Keratoconus is an eye disease where the cornea (the clear, outer layer at the front of your eye) thins and bulges into an irregular cone shape. The shape of the cornea determines how light is directed into the eye, so as the shape of the cornea changes due to keratoconus, it causes nearsightedness, irregular astigmatism, and vision loss. This condition generally begins at puberty and progresses into adulthood. Both eyes are typically affected; however, the severity varies from one eye to another.
Is Keratoconus Hereditary?
Researchers say yes and no. They believe that some people may have a genetic predisposition at birth to develop the disease; however, certain environmental and behavioral factors also play a role and keratoconus can occur in individuals with no family history of the disorder. (There is now a cheek swab that can test for genetic potential for developing keratoconus.)
What Causes Keratoconus?
The cause of keratoconus is not completely known. Keratoconus is commonly associated with the loss of collagen in the cornea, which may be caused by some imbalance between production and destruction of the corneal tissue by the corneal cells.
How is Keratoconus Diagnosed?
Visiting the Metro-Detroit keratoconus specialists at Normandy Optical for regular checkups can help with early diagnosis. To diagnose keratoconus, our eye doctors will examine your cornea and measure its curve. This helps detect any change in its shape.
Keratoconus exhibits diverse effects as it affects both eyes. The magnitude of its effects varies as the eye disease progresses.
In the early stage of keratoconus, symptoms can include:
Redness of the eyes or swelling
Excessive eye rubbing
Mild blurring of vision
Slightly distorted vision, where straight lines look bent or wavy
Increased sensitivity to light and glare
In later stage, keratoconus symptoms can include:
Intense blurriness and distorted visual
Intense astigmatism and nearsightedness
Frequent changes in eyeglass prescription
Vision that cannot be corrected with glasses
Contact lenses may no longer fit properly or are uncomfortable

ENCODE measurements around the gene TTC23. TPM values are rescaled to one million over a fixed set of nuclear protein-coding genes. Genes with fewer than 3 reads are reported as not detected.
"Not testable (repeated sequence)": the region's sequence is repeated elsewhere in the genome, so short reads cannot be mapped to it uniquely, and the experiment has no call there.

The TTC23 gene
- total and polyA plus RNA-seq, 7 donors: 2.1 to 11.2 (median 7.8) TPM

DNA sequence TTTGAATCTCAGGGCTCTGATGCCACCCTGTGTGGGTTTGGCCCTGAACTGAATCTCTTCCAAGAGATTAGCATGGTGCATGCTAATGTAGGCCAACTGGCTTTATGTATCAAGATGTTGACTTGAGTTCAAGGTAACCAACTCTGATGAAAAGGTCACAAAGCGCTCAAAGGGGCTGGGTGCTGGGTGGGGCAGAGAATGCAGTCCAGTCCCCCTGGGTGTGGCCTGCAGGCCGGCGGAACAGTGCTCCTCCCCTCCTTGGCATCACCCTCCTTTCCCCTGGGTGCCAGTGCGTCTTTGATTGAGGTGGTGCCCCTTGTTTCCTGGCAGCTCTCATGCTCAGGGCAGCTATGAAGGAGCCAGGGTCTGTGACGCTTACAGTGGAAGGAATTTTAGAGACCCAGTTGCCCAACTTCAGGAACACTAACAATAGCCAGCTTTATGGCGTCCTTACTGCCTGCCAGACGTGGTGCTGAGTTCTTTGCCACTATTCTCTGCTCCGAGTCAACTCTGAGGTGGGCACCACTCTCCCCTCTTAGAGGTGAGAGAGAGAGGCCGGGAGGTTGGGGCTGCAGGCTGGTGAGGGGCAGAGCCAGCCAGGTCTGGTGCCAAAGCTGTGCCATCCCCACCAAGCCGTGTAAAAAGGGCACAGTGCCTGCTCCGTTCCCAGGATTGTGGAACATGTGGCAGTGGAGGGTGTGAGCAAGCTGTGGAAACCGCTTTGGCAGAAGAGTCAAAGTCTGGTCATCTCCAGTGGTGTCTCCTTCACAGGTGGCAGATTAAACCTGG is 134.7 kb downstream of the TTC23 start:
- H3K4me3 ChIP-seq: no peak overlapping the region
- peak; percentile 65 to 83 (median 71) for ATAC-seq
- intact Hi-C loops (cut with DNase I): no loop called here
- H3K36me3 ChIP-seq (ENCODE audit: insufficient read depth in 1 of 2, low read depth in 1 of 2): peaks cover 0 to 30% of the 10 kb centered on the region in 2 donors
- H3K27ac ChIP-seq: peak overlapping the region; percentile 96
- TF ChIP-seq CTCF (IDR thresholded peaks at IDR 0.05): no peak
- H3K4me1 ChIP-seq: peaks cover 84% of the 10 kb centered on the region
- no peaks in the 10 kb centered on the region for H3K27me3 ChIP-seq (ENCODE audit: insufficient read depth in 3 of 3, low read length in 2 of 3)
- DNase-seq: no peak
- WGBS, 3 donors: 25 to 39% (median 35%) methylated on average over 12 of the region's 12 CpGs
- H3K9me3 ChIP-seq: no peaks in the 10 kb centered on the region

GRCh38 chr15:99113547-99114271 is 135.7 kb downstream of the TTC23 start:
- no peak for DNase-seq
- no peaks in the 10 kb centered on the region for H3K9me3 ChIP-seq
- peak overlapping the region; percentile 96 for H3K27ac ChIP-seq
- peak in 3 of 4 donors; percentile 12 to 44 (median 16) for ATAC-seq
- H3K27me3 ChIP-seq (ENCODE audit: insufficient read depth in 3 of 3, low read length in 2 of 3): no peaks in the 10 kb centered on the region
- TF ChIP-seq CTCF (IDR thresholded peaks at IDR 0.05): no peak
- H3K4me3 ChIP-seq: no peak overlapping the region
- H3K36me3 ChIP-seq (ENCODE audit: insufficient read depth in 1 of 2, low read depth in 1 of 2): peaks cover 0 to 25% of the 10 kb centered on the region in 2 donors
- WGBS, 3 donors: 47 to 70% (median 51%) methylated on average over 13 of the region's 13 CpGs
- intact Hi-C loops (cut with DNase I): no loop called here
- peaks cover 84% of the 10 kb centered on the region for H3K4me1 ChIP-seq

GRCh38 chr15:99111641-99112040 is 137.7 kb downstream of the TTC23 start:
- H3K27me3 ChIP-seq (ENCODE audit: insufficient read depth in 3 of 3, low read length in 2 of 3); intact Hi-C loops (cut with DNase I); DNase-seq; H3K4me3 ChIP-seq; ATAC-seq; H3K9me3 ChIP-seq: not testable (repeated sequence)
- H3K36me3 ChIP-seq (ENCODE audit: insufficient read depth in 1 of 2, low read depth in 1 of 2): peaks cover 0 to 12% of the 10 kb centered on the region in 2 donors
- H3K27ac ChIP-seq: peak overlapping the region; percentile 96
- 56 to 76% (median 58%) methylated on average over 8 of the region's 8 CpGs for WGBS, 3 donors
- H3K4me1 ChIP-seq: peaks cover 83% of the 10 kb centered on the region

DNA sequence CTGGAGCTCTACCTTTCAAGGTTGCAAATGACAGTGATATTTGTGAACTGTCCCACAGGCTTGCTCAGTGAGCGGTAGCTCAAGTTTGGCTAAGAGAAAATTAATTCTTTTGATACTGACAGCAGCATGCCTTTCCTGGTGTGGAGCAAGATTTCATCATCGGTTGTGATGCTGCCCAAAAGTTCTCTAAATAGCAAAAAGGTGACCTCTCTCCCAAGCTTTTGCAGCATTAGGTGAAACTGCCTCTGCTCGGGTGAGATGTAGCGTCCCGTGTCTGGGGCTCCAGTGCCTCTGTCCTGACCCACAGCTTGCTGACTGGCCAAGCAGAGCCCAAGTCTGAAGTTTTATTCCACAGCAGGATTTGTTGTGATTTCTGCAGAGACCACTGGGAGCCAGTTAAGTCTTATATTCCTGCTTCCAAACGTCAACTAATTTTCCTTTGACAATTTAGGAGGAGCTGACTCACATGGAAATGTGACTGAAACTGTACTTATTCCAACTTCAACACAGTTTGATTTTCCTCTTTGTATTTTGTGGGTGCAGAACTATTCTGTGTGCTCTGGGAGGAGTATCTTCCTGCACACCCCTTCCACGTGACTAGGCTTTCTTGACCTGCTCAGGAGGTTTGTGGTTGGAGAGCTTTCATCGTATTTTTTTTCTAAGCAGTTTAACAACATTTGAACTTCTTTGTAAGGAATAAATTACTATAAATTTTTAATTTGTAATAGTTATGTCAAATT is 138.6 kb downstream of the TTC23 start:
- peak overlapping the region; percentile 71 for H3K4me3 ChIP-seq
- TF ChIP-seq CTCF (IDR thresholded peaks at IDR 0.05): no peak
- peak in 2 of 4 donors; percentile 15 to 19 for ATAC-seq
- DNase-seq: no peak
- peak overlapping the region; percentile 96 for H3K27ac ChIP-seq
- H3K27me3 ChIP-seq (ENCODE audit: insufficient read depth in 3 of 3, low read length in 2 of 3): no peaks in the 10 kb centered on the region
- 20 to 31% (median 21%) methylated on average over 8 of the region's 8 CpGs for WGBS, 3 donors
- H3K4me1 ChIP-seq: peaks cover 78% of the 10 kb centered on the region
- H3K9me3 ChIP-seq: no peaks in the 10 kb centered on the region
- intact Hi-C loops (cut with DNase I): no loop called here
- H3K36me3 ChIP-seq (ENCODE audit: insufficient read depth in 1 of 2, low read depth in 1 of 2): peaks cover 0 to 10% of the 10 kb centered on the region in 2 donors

In worse cases, the eye might bulge severely to cause a scar
Keratoconus Treatment Options
Glasses or Soft Contact Lenses In the early stages of keratoconus, glasses or soft contact lenses can aid and provide excellent vision.
Corneal Cross-linking Corneal cross-linking (CXL), also referred to as collagen cross-linking, is a minimally invasive, advanced therapy for keratoconus. This highly successful procedure has been in practice since 2016 after thorough clinical trials were completed and being approved by the FDA. The procedure, which generally takes about an hour, uses ultraviolet light and eye drops. It can slow down or stop the progression of keratoconus by strengthening the collagen fibers in the cornea, allowing it to become stiffer and usually stop bulging out.
For the corneal cross-linking procedure, eye drops will be administered to numb the eye and you will be given a mild sedative. You will lie back and look up at a soft blue light (ultraviolet light) during the treatment. The epithelium (a thin layer of clear, protective tissue that covers the cornea) is removed and vitamin B2 eye drops are administered in the eye while you look at an ultraviolet light. The corneal cross-linking procedure may prevent a patient from requiring the more invasive corneal transplant procedure and is now covered by many insurance companies.
Corneal Transplant For advanced stages of the disease, a corneal transplant may be performed to restore vision. The outpatient procedure usually takes about an hour and involves the cornea of the patient being removed and replaced with a donor cornea (from someone recently deceased with permission of their next of kin). The donor cornea is sewn into place with stitches that are about a third of the width of a human hair.
Specialized Contact Lenses Specialized contact lenses may be a treatment when the disease progresses to where the corneal cone protrudes more and glasses or soft contact lenses no longer provide sufficient vision correction. Specialized contact lens options include gas permeable lenses, hybrid lenses, and scleral lenses.
What Happens If Keratoconus Is Not Treated?
The vision issues associated with keratoconus are often overlooked and thought of as normal vision problems; however, without treatment, vision can be significantly affected and the bulge in the cornea may worsen.
Contact Our Metro-Detroit Keratoconus Specialists to Schedule an Appointment
If you are experiencing symptoms of keratoconus such as eye redness, swelling, blurry or distorted vision, Normandy Optical’s corneal specialists are here for you. Our Metro-Detroit eye doctors can evaluate your eyes, diagnose your condition, and provide high-quality keratoconus treatment. Contact us today!